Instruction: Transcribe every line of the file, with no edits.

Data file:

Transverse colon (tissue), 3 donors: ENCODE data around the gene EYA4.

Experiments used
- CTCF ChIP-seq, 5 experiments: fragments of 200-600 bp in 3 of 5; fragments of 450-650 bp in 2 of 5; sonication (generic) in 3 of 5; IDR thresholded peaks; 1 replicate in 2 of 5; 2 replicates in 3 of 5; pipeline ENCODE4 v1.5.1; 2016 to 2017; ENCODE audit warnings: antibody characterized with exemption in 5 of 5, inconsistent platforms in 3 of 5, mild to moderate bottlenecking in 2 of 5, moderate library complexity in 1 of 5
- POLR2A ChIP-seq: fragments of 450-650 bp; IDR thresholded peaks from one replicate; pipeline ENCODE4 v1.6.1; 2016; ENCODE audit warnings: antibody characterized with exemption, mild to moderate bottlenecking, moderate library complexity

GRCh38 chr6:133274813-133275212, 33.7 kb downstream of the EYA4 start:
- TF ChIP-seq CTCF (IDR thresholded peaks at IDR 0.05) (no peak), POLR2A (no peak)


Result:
Transverse colon (tissue), 3 donors: ENCODE data around the gene EYA4.

Experiments used
- CTCF ChIP-seq, 5 experiments: fragments of 200-600 bp in 3 of 5; fragments of 450-650 bp in 2 of 5; sonication (generic) in 3 of 5; IDR thresholded peaks; 1 replicate in 2 of 5; 2 replicates in 3 of 5; pipeline ENCODE4 v1.5.1; 2016 to 2017; ENCODE audit warnings: antibody characterized with exemption in 5 of 5, inconsistent platforms in 3 of 5, mild to moderate bottlenecking in 2 of 5, moderate library complexity in 1 of 5
- POLR2A ChIP-seq: fragments of 450-650 bp; IDR thresholded peaks from one replicate; pipeline ENCODE4 v1.6.1; 2016; ENCODE audit warnings: antibody characterized with exemption, mild to moderate bottlenecking, moderate library complexity

GRCh38 chr6:133274813-133275212, 33.7 kb downstream of the EYA4 start:
- TF ChIP-seq CTCF (IDR thresholded peaks at IDR 0.05) (no peak), POLR2A (no peak)